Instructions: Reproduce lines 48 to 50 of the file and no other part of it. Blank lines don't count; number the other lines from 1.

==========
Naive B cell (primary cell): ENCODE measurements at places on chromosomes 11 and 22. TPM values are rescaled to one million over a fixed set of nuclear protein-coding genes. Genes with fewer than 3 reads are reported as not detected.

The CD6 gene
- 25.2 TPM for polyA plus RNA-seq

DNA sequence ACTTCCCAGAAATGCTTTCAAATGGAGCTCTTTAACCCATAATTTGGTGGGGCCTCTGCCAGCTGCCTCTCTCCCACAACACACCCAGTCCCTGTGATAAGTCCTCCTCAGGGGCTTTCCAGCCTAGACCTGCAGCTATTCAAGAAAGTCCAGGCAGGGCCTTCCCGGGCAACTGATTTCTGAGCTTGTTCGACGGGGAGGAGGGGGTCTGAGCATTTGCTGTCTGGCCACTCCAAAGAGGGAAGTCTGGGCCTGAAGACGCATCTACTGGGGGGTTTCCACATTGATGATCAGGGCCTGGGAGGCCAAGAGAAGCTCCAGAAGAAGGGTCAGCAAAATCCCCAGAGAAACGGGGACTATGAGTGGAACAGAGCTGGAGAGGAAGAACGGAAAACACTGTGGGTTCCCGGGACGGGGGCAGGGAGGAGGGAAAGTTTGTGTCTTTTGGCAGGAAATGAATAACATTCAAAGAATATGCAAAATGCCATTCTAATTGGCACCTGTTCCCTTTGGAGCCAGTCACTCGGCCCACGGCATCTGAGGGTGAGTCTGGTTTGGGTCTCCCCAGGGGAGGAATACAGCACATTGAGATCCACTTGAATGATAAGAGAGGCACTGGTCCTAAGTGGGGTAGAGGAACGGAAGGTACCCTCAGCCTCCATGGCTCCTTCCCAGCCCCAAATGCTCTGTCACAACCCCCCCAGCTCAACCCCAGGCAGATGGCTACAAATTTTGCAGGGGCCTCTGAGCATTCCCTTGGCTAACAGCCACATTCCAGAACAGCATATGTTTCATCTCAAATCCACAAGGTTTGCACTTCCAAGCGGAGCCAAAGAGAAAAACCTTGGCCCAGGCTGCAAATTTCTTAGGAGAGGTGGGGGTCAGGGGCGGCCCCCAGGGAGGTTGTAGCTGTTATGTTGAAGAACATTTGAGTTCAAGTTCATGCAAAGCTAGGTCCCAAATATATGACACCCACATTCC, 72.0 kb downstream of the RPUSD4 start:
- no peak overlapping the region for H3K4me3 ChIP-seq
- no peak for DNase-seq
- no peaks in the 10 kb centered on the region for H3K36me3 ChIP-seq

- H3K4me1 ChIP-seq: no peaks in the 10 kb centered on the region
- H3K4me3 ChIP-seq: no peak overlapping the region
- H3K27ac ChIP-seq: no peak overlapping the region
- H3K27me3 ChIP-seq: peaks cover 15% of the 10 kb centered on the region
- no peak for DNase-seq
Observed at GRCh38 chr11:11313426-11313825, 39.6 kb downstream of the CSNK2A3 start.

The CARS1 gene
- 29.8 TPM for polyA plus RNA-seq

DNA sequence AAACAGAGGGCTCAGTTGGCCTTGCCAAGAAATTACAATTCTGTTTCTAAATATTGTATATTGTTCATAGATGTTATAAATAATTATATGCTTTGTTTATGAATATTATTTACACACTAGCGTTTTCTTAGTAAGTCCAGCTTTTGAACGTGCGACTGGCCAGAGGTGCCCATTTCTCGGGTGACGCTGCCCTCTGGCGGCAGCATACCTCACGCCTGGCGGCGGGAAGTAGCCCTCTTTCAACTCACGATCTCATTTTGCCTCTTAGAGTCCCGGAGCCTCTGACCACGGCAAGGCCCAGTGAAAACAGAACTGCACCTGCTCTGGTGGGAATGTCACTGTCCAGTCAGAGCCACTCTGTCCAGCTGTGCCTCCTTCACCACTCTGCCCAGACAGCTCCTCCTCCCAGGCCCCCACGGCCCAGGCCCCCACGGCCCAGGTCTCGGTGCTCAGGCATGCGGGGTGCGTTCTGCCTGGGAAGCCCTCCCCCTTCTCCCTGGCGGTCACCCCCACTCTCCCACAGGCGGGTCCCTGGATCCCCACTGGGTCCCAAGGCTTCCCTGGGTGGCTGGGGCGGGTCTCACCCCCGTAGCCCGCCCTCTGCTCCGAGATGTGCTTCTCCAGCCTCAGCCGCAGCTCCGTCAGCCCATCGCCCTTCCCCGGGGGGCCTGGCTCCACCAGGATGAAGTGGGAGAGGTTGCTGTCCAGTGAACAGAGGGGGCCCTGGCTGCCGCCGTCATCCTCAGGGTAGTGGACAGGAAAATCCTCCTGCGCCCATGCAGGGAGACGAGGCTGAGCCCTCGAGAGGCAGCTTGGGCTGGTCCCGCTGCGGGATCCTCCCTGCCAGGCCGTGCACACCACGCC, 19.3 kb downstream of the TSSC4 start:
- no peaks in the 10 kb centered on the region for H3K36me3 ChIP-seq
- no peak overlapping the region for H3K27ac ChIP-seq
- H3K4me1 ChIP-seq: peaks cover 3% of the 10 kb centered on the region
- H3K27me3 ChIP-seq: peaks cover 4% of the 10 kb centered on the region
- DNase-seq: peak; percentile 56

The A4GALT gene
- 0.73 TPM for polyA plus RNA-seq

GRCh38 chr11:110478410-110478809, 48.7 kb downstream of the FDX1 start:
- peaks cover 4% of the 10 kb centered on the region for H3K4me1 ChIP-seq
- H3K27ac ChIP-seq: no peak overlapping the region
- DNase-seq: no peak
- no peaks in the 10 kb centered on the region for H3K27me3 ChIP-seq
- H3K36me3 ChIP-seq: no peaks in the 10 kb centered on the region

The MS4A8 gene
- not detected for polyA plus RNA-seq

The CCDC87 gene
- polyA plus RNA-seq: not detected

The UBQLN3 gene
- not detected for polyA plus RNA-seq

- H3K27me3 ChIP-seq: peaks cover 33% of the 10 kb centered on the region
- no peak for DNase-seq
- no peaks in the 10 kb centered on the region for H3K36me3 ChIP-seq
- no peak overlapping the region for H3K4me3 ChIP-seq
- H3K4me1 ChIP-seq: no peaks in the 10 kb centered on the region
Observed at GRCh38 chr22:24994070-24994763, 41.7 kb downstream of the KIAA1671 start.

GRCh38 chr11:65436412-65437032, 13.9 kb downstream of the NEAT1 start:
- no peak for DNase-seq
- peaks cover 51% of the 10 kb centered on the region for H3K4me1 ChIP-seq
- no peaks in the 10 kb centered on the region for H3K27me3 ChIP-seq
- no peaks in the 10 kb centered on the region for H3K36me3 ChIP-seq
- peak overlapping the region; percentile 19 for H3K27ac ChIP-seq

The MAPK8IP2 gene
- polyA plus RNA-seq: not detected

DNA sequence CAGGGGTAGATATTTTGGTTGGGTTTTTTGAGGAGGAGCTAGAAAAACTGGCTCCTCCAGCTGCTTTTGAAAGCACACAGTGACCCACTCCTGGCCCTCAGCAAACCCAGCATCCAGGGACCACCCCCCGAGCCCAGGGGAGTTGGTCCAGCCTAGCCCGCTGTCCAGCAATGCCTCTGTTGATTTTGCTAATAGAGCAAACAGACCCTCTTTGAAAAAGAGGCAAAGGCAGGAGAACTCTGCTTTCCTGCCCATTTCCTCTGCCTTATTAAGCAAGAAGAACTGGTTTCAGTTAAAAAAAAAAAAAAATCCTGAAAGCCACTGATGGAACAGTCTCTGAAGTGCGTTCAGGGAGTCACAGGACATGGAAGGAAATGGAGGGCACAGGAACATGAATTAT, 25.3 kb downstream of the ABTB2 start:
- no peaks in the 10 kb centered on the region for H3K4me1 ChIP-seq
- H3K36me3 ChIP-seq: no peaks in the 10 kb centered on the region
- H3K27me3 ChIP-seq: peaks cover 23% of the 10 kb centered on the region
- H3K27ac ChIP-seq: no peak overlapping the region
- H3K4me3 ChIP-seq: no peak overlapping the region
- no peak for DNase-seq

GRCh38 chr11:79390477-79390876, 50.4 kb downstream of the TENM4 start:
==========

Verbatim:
The MAPK8IP2 gene
- polyA plus RNA-seq: not detected

DNA sequence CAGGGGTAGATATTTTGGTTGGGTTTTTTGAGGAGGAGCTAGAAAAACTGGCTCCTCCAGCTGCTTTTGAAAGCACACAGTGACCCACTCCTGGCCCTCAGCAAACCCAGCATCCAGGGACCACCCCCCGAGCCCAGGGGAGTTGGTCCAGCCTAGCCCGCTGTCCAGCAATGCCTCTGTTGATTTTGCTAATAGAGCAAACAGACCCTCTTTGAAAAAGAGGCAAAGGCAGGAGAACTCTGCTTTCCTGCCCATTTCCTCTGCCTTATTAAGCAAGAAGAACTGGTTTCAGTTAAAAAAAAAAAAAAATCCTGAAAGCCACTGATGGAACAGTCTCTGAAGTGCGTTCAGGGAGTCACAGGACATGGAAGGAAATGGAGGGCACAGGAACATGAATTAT, 25.3 kb downstream of the ABTB2 start: